What Is A Zeolith Dishwasher? – (And Is It Any Good?)
Were you at the appliance store and saw something about a magical dishwasher drying process? The latest technology added to dishwashers is called zeolite or ‘zeolith technology’, and it doesn’t use electricity to work.
A zeolith dishwasher may be the next great upgrade to your kitchen while reducing your carbon footprint.
In this post, I’ll explain what a zeolith dishwasher is, how it works, its pros and cons as well as answer some frequently asked questions on the topic.
Let’s get into it!
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What is a Zeolith Dishwasher?
A zeolith dishwasher looks just like a traditional dishwasher, however, the difference is in the drying cycle where a natural reaction between zeolite (a natural mineral) and water provides evaporative drying without the use of a heating element.
Because the zeolite keeps working until there is no more water in the air of the dishwasher, you get completely dry dishes at the end of every cycle. This means there are no drips left on your plastic ware or in your pot handles!
The technology first appeared in home shows around 2013. Siemens were among the first manufacturers to launch residential dishwashers with zeolite, coining the term zeolith technology.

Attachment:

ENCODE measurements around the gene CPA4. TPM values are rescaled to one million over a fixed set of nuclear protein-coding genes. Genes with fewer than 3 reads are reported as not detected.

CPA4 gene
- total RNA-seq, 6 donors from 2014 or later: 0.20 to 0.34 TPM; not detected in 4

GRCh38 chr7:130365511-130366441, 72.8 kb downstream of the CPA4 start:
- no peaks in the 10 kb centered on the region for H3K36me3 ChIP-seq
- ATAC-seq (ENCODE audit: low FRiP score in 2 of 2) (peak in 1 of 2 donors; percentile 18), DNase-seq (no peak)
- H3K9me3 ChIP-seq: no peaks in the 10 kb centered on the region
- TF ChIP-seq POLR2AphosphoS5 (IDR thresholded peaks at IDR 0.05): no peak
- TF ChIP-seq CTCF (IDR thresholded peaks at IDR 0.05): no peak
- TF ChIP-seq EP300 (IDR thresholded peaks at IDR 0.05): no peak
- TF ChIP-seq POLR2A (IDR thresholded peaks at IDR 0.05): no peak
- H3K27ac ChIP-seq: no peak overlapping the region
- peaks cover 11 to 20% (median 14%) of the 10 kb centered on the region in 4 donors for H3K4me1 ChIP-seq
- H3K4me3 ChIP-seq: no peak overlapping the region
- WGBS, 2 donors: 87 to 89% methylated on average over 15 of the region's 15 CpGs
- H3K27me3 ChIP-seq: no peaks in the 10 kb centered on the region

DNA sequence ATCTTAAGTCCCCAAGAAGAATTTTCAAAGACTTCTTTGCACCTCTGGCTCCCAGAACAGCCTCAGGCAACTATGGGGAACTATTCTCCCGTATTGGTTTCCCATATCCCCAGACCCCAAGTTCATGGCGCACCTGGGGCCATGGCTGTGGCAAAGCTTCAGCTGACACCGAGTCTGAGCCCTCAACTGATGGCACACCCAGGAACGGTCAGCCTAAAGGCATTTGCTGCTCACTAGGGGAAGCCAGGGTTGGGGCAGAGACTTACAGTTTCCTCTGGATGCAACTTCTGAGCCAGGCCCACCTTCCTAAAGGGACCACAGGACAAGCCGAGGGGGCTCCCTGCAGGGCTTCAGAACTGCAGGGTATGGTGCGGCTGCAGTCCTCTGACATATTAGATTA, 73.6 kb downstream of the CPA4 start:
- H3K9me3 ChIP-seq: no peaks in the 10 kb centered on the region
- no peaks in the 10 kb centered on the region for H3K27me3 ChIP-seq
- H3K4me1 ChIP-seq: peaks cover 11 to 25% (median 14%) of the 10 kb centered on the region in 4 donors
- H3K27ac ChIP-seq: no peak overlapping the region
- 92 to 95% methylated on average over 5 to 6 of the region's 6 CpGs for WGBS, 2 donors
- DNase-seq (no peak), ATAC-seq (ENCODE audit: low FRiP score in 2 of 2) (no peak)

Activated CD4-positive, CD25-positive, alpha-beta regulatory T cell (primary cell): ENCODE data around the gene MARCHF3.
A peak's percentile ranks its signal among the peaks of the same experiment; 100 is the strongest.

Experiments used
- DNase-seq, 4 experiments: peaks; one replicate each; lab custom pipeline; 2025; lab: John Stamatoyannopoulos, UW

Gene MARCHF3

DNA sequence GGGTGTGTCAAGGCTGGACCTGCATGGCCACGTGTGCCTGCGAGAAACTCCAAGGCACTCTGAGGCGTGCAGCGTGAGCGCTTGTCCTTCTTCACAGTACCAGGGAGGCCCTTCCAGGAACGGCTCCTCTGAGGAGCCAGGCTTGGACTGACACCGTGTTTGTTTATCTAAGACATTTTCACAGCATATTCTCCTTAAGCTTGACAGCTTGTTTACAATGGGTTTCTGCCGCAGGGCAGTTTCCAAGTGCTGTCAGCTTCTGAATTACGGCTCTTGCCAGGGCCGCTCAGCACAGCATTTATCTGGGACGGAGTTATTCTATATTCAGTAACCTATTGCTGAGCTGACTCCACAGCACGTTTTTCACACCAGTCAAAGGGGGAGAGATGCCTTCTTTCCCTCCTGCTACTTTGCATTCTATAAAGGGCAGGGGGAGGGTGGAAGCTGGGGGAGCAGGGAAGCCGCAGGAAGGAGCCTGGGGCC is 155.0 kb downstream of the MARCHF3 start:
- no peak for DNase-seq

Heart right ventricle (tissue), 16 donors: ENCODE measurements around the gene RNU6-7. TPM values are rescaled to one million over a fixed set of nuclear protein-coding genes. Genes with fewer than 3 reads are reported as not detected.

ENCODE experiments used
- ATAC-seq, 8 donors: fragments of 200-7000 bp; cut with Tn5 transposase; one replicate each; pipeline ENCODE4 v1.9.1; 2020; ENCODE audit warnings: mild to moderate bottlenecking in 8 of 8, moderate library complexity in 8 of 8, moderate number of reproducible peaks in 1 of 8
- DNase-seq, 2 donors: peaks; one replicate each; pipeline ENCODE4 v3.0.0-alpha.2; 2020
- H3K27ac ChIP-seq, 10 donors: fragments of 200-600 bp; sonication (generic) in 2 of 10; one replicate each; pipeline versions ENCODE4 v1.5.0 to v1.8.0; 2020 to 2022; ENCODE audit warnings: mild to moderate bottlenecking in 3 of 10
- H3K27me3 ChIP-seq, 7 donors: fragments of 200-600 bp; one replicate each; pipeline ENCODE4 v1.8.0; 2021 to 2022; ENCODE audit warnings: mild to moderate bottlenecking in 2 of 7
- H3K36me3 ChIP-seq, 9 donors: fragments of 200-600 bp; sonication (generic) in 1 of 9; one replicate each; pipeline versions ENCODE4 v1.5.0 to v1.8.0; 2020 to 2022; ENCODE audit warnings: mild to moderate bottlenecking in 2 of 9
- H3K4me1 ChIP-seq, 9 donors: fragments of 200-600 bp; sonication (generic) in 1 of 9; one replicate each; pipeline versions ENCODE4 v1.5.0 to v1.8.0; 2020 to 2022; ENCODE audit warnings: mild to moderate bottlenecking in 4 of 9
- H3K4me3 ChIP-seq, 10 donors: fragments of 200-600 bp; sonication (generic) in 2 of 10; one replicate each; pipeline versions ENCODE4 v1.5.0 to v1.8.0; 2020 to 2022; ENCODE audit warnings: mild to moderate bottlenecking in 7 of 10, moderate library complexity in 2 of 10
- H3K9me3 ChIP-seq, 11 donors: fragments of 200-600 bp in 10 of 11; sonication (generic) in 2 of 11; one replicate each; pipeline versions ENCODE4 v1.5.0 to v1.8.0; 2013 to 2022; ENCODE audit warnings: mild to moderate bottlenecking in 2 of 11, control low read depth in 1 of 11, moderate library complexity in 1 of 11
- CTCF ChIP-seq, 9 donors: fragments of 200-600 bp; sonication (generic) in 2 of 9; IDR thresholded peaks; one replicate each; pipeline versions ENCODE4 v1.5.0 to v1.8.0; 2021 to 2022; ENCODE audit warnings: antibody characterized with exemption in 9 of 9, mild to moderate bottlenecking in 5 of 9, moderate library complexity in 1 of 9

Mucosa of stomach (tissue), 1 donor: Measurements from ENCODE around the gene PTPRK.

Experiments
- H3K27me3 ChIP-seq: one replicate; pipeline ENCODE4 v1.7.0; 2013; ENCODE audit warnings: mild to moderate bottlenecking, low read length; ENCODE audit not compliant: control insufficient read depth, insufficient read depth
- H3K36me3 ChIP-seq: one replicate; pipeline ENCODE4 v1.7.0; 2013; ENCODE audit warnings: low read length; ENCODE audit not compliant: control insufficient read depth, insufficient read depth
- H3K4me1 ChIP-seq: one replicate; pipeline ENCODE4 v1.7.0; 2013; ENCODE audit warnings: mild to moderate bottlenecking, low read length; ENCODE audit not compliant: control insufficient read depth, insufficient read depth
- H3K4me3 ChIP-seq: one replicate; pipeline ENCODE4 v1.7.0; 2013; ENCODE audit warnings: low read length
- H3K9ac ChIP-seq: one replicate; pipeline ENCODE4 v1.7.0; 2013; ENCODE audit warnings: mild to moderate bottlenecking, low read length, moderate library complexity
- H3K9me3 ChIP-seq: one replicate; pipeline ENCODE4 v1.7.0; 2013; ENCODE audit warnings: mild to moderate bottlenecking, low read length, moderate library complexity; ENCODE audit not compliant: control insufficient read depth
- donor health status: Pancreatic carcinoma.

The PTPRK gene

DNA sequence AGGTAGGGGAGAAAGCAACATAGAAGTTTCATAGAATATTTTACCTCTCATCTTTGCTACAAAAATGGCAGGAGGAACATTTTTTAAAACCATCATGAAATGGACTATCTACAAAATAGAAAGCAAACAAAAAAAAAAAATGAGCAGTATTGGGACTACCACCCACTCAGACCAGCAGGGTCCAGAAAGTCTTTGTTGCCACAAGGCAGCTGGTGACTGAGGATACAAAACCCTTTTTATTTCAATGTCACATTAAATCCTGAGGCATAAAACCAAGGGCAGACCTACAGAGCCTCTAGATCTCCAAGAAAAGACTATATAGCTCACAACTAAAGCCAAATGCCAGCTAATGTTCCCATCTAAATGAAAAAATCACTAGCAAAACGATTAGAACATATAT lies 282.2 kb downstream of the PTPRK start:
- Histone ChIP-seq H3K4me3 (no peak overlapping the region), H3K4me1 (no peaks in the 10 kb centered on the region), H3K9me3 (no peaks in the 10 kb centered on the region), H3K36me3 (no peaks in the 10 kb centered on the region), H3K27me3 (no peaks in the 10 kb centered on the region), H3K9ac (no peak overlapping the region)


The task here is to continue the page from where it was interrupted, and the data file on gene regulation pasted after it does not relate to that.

These dishwashers are considered a premium upgrade and are currently targeted toward homeowners looking to reduce their energy usage.
Early reviews rave about the new dishwasher drying technology. However, the true longevity of the PerfectDry or Zeolith Drying (Bosch, Neff and Siemens) series dishwashers has yet to be truly tested.
At the same time, the three manufacturers that are using zeolite drying are known for producing some of the best kitchen appliances in the world and some I recommend to clients all the time.
What Is Zeolite?
Zeolite is a naturally occurring or man-made aluminium silicate mineral.
Discovered in 1756 by a Swedish scientist, he dubbed it a “boiling stone.” When dry zeolite comes in contact with water molecules, it undergoes an energetic reaction that results in boiling the water, reaching temperatures of 100 C in a short amount of time.
Once the water evaporates out of the zeolite, it returns to its original dormant state. It requires no electricity or fuel to do its magic.